For SOFTlab, Form-Finding Doesn’t Require Algorithms

Thanks to an enriching sideline, SOFTlab started its career with highly conceptual commissions.

Photographs courtesy Alan Tansey

When the crowd at this fall’s benefit for the Architectural League of New York entered the ornate art deco lobby of the Williamsburgh Savings Bank tower in Brooklyn, they were confronted with an unusual spectacle. From a canopy of inflated plastic-and-Mylar cushions 14 feet in the air dangled hundreds of wires, each ending in a small swatch of reflective paper. The mass of tags created a shimmering cloud under which (and sometimes into which) partygoers wandered, drinks in hand.

Plucking any one of the cards from its wire, the guest discovered that the back sported a clock face showing a particular time: these were tickets, and at the specified hour the visitor was to present them to a uniformed guard in the building’s basement to gain access to a special party-within-the-party. There, in the eerie half-light of the defunct bank’s erstwhile vault, attendees took in a specially commissioned sound installation while lounging on a massive, newspaper-thatched settee.

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The idea—canopy, tags, and all—was the work of a young, polymath Manhattan design office called SOFTlab, founded by Michael Szivos, a 35-year-old native of Baton Rouge, Louisiana, who started the practice shortly after taking his MS in advanced architectural design at Columbia University in 2004. With a growing reputation for vigor and ingenuity, the firm had to draw on both qualities to pull off the Architectural League commission. “We made the whole thing happen in about three weeks,” says Szivos, who partnered with the sound designer David Rife on the belowground grotto.

In addition to the firm’s can-do ethic, the bank bash also highlighted something of SOFTlab’s conceptual and aesthetic preoccupations. In a 2010 exhibition design for Brooklyn’s Pratt Institute, student presentations were displayed in a lattice of hyperboloid nets; a decorative “gateway” for New York City’s Feast of San Gennaro festival in 2011 featured countless colorful panels held in suspension by a system of cables, making a giant funnel in midair. Again and again, SOFTlab’s designs spring from a certain fascination with the theory of emergence—the appearance of form out of a vast series of particulate bits and bobs.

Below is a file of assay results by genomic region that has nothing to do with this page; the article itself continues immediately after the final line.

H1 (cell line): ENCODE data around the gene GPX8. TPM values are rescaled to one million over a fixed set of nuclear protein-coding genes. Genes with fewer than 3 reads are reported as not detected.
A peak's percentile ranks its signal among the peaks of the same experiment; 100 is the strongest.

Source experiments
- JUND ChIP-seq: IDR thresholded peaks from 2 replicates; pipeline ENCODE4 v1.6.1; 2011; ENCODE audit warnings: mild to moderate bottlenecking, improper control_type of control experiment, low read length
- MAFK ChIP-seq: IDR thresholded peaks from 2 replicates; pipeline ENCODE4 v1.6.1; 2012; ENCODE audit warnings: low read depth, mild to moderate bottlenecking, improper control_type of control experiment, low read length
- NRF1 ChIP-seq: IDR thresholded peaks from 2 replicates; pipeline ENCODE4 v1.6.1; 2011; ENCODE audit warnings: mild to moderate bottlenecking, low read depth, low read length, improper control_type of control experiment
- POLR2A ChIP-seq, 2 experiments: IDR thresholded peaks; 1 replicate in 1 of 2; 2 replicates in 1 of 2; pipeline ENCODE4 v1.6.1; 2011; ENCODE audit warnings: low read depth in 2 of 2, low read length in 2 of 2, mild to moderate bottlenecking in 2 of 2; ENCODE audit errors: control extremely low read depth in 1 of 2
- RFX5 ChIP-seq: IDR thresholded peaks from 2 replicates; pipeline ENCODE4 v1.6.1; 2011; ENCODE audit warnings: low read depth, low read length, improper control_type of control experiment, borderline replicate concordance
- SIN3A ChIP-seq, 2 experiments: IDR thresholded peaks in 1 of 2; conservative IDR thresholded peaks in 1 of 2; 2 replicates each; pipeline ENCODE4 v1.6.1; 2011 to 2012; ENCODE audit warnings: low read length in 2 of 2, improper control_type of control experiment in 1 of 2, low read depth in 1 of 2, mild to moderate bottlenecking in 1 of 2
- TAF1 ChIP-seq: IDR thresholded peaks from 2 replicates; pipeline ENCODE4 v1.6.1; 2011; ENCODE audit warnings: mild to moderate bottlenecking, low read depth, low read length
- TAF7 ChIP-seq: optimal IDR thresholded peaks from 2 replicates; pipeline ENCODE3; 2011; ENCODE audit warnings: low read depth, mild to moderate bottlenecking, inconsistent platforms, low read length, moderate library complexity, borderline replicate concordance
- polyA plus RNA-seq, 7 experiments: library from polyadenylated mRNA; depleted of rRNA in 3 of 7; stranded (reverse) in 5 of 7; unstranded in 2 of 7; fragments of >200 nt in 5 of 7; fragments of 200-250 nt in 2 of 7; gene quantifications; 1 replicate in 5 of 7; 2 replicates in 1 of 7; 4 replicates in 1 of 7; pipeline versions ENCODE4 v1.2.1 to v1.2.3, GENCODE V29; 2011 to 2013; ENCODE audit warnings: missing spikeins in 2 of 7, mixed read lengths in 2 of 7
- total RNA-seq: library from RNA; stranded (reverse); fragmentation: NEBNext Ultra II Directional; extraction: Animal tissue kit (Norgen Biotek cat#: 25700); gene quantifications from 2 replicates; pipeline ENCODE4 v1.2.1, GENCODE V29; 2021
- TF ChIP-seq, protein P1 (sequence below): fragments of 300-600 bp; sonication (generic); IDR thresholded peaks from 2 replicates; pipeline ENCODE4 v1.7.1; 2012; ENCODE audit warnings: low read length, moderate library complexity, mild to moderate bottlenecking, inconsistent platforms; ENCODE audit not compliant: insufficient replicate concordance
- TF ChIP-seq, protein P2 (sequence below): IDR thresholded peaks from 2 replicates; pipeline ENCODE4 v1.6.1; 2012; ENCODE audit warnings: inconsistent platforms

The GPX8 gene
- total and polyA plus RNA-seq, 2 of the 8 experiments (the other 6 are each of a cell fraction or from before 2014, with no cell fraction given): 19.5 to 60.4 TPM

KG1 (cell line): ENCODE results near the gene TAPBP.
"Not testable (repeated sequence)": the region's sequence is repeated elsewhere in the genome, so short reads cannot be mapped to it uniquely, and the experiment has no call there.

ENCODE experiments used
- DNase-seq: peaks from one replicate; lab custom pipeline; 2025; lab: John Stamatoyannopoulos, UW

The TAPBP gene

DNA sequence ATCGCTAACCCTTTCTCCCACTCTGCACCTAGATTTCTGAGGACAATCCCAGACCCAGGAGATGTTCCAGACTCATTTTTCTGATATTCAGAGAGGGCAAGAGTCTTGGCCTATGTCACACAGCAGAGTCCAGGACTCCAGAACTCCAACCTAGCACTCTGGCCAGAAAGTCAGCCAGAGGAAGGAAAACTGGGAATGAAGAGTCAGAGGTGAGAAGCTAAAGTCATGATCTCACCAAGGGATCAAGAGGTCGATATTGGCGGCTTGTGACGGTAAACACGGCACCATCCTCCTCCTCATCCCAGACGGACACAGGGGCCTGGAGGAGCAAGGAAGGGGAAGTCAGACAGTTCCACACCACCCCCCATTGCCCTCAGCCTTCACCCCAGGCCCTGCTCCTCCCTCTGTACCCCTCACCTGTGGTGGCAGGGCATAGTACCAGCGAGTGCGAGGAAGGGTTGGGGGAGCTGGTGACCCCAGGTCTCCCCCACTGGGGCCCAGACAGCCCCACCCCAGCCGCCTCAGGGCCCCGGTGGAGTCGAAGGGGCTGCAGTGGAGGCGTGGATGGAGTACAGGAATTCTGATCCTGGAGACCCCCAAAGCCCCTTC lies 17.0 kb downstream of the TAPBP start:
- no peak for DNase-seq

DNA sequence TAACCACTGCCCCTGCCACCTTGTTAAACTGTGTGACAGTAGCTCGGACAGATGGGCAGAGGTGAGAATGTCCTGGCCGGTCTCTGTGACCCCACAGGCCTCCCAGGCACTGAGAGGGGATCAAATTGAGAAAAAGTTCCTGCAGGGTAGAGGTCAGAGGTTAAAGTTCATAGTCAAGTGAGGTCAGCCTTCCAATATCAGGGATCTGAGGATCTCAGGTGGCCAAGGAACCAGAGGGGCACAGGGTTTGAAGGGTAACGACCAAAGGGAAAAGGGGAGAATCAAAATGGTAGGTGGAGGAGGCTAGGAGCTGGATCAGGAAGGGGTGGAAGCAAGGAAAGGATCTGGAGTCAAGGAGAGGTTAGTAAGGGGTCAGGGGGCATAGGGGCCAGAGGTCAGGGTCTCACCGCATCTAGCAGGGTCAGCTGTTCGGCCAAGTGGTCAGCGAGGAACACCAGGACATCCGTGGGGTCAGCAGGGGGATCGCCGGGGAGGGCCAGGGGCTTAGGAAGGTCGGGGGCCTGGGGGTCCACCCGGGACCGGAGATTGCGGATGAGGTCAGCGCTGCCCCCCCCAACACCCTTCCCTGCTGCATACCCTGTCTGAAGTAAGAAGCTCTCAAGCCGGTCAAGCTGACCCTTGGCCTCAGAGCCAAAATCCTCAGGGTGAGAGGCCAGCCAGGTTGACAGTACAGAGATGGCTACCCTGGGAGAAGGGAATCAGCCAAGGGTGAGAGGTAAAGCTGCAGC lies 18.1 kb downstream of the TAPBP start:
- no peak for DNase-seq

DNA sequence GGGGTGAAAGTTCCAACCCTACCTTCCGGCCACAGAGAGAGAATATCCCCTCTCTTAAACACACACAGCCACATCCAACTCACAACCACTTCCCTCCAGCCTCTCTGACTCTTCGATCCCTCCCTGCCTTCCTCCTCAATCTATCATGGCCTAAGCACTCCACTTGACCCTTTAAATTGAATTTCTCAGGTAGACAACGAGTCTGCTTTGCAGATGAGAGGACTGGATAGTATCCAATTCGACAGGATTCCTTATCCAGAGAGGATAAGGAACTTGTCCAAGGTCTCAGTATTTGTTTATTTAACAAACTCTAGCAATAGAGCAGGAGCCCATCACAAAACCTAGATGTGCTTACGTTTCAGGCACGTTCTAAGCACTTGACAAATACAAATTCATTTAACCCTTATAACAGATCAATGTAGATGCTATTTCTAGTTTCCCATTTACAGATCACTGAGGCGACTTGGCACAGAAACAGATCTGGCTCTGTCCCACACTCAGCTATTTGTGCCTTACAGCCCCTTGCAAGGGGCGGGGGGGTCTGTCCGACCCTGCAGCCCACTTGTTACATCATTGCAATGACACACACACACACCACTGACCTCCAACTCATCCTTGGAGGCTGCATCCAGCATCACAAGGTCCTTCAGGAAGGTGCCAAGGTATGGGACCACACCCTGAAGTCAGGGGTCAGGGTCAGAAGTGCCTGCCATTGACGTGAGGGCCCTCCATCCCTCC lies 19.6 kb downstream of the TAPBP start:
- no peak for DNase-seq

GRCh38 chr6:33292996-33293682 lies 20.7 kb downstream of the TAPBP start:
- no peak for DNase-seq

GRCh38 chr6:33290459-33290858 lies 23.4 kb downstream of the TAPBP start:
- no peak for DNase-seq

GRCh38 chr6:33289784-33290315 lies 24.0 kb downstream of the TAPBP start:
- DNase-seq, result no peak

The team’s enthusiasm for complex emergent systems is more about spirited invention than computer-driven niftiness. “We’re not interested in generative design, in the sense of ‘hit a button and the computer spits out a design,’” Szivos says. SOFTlab relies on computers to help engineer its elaborate displays, but the designers put software at the service of open-ended experiments—refusing, as the designer says, to be “limited by our infatuation with digital techniques.” Adds Szivos, smiling mischievously, “The computer is a very dumb thing.”

Experimentation for its own sake has always been the priority at SOFTlab. Most new firms, Szivos notes, follow a fairly common progression, one that his has flipped on its head. “Typically you might do a kitchen or a small project, then you slowly build out,” he says. “But we sort of got started right away doing experimental work.” The prime reason the office has been able to indulge its taste for structural innovation is due to a highly remunerative sideline: SOFTlab has a thriving parallel business as a Web-design outfit. “It’s better than a lot of our [peers], who can’t count on a $15,000 Web site commission between projects,” says Szivos. With the Web work keeping the lights on, SOFTlab has been able to ease itself into the architectural marketplace, moving from low-budget installations to more substantial built work.

That, Szivos claims, has always been the objective. “The brief history of the firm is that we were doing Web stuff,” he explains, “yet we always talked about doing these other things.” The firm’s online projects have never been outright distractions, but Szivos is pretty frank in distinguishing between SOFTlab’s “boring” work and “interesting” projects. The firm’s October exhibition design for the New York Hall of Science was the latter; a massive digitally prefabricated modular system whose installation has proven a huge—albeit hugely rewarding—challenge.

Needless to say, making everything interesting won’t always be easy. The firm’s biggest challenge will be suturing together its practical and experimental impulses, and Szivos knows it. He gestures at a cardboard assemblage hanging from the ceiling. “If I told someone I wanted a kitchen to look like that,” he says, “they’d say it’s impossible.”

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